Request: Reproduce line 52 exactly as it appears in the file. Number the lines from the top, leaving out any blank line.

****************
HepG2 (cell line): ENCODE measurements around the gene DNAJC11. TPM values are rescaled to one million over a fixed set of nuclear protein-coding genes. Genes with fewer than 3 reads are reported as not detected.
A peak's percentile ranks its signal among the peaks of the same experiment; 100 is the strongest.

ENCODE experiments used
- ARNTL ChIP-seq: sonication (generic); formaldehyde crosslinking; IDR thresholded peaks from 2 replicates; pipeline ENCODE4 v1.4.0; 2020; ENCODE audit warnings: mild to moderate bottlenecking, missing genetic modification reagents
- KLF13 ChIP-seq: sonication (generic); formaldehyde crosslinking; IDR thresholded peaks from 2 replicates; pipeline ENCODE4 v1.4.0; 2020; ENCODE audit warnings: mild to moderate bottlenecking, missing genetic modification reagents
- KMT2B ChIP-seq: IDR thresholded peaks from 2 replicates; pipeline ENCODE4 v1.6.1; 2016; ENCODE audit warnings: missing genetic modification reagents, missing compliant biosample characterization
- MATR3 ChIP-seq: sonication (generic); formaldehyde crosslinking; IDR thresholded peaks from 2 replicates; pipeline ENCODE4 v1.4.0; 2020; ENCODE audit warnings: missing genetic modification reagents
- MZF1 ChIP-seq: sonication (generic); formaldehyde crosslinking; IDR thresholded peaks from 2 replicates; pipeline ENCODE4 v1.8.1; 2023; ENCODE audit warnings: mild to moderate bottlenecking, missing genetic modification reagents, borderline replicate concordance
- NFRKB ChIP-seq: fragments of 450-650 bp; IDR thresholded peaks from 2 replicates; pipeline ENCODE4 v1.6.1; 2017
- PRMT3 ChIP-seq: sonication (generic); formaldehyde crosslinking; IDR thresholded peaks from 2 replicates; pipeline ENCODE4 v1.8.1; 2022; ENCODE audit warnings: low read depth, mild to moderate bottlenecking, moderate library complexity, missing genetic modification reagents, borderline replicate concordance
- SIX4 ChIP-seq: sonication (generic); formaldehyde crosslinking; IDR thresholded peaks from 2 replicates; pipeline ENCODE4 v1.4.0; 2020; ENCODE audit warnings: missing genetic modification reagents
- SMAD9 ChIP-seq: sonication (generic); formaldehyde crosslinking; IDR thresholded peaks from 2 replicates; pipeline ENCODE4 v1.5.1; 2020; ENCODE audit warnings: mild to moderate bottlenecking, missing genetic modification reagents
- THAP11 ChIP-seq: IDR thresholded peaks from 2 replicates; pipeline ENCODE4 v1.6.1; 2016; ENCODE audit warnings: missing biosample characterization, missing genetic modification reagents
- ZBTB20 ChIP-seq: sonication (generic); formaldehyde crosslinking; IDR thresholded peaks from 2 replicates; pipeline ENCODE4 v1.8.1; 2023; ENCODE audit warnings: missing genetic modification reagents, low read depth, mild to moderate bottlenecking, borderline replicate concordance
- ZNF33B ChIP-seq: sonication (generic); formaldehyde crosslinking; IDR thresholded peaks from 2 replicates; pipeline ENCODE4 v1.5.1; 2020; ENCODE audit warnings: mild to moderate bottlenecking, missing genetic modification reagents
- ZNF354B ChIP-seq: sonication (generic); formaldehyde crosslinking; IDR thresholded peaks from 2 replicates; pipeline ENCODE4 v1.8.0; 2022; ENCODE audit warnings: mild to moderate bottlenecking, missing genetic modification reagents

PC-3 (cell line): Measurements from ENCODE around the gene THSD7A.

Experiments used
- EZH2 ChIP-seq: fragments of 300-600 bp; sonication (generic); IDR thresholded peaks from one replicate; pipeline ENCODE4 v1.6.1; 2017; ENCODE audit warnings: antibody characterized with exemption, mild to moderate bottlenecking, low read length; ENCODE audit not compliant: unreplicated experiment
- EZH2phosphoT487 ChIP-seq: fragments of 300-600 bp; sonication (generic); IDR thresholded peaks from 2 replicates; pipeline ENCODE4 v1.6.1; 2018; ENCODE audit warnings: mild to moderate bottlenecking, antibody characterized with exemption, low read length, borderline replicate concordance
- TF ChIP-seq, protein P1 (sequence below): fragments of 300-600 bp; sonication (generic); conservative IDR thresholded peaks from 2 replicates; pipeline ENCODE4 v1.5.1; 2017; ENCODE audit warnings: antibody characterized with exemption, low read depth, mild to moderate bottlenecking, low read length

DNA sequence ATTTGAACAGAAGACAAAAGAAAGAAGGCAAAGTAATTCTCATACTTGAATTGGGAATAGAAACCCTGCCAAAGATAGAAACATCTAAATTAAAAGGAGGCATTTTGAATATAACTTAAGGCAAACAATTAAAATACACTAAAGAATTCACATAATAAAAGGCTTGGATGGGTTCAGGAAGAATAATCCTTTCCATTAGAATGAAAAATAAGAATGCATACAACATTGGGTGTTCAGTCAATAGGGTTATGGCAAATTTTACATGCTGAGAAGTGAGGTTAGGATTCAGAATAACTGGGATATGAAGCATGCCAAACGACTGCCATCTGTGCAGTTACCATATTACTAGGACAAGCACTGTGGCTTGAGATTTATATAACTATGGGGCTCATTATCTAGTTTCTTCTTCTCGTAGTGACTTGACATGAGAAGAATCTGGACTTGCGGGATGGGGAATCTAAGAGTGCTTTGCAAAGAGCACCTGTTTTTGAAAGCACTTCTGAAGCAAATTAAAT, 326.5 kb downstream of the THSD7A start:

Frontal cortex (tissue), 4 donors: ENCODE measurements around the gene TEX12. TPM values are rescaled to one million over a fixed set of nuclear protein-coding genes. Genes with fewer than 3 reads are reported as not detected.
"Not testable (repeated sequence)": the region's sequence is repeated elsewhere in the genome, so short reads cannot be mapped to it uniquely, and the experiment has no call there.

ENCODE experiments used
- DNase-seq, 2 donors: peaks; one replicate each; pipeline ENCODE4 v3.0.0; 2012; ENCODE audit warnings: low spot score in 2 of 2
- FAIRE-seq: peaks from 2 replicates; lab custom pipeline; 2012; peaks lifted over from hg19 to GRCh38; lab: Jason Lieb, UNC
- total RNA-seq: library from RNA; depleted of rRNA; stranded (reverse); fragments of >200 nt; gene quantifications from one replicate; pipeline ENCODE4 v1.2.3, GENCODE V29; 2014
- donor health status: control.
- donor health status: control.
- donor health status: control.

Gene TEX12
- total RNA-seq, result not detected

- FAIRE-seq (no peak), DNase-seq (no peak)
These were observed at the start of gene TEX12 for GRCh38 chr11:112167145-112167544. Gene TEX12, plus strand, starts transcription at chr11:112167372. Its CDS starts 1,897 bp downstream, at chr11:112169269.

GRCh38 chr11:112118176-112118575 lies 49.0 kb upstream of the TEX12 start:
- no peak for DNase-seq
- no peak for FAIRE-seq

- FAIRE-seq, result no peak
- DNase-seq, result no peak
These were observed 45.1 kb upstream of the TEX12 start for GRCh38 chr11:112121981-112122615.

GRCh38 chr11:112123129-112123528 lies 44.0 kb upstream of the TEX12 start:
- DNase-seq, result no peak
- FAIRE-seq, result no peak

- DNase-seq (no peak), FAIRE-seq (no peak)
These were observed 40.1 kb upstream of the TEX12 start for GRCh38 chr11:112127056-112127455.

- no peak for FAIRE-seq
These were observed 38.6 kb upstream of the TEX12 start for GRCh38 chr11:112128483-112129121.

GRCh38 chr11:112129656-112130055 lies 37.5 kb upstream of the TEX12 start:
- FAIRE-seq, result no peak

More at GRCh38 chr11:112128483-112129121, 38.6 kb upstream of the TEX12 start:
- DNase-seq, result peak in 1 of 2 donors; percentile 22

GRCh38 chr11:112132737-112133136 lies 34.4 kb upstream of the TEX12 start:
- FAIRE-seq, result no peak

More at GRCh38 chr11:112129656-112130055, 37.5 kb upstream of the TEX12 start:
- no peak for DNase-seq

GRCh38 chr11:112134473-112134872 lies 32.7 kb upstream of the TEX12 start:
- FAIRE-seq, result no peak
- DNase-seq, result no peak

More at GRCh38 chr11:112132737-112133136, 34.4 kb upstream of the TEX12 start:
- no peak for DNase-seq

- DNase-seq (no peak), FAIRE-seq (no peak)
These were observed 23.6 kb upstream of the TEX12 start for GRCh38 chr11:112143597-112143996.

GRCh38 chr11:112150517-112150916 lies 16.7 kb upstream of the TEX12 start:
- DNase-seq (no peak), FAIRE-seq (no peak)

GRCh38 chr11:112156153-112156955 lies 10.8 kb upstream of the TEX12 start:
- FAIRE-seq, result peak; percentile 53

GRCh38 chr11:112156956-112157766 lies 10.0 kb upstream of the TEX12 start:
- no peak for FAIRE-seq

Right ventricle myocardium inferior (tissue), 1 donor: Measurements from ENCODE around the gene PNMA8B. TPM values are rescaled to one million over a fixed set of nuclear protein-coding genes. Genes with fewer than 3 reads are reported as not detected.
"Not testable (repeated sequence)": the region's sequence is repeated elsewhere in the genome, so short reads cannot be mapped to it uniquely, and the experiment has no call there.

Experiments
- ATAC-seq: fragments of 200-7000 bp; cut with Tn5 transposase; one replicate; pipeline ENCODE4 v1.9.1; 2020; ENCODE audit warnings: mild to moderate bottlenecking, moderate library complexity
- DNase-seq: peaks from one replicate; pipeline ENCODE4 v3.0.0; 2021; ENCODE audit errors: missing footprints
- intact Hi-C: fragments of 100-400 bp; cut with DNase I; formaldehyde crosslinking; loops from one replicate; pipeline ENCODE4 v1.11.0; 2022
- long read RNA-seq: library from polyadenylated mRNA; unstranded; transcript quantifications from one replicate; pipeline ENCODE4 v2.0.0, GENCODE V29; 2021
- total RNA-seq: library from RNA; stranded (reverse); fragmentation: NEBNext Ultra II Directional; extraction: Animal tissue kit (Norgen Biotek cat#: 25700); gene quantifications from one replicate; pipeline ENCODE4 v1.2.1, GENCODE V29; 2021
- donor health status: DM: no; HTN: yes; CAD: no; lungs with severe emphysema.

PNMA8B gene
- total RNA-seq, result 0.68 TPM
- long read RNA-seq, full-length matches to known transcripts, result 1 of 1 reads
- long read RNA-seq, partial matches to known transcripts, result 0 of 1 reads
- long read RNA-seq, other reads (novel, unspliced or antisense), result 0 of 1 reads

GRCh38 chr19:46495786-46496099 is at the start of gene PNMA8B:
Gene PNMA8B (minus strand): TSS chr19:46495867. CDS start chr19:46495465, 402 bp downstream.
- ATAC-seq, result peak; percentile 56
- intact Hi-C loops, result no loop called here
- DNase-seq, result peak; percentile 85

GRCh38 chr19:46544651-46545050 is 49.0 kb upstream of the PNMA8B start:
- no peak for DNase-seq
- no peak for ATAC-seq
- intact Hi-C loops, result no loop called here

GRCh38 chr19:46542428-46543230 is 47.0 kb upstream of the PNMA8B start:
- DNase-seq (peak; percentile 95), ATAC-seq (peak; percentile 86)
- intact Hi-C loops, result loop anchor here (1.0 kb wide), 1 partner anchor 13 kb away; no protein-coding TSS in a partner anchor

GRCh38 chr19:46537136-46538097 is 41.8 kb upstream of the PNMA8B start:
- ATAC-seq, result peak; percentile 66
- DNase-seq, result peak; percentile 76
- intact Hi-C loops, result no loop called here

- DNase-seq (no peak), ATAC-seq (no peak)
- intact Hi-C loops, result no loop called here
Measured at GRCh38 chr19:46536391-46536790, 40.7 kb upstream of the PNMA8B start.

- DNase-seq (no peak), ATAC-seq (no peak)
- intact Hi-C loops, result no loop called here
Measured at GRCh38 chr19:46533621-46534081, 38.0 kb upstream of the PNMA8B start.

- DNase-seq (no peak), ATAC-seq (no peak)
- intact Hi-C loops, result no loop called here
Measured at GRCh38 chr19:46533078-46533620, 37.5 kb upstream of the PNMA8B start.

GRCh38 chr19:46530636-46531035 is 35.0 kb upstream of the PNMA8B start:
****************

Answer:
- DNase-seq, result peak in 1 of 2 donors; percentile 22